Adding to its growing list of data companies, the popular micro blogging site Twitter announced on Tuesday that it acquired social analytics firm Gnip to enhance the information it is able to provide to advertisers and businesses. The financial terms of the deal weren't disclosed.
Twitter has already worked closely with the Boulder, Colorado-based company to gain insight on user-generated data for the past several years. Gnip was Twitter’s first data partner, which means it was the first firm to have access to the company’s firehose, the place to find a steady surge of tweets generated every second by Twitter’s 241 million monthly active users.
As public tweets reveal a wide range of insights, the acquisition will help Twitter connect better with academic institutions, journalists, brands, politicians, marketers and many others by delivering sophisticated data to spot trends, find breaking news, analyze sentiment and much more, VP of Twitter's global business development and platform Jana Messerschmidt said in a blog post Tuesday.
Gnip originally founded in 2008, is the world’s largest social data provider. It filters bulk data from sites, which is then analyzed on opinions that users have on products or services and then the data is sold to news organizations and universities for research and most importantly ad agencies and other clients to target those potential customers. The company claims to have delivered more than 2.3 trillion tweets to customers in 42 countries. Gnip also deals with other social media sites on data collection, such as Facebook, Google+, Tumblr, YouTube, WordPress, and Foursquare.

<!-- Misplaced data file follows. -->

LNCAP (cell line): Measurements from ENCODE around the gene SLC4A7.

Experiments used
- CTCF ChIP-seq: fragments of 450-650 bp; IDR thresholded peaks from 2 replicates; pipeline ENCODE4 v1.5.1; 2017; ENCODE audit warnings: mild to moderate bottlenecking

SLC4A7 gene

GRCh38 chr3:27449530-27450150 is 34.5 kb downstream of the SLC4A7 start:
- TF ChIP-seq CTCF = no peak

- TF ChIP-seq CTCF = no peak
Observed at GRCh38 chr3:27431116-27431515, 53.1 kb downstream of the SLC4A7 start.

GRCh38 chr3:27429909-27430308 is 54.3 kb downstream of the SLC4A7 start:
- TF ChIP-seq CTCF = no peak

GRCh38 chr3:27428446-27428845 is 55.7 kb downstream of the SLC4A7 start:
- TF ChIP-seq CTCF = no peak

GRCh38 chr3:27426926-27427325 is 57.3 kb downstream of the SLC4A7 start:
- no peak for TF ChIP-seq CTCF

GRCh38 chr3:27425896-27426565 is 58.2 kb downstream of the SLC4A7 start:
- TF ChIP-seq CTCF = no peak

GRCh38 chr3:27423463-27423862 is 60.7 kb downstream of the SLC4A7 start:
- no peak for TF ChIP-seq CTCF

Twitter’s buyout of Gnip shows an increasing need for such a service. The deal not only makes the social media giant more appealing to investors, but allows Twitter to have a tight control and understanding on how the millions of tweets are analyzed and delivered to advertisers. With this acquisition, Twitter can now look forward to drop the middleman and directly focus on business with advertisers and other companies.
Moreover, the deal will likely prove very profitable for the social media service by giving it more control over the monetization of its data, which has by large relied on ad revenue and data licensing so far. Twitter earns only 9% ($70 million) of its total revenues from data licensing, but given the demand for analytics and the advantage of insights from real-time social information, the company can increase profits by monetizing the data generated on its platform.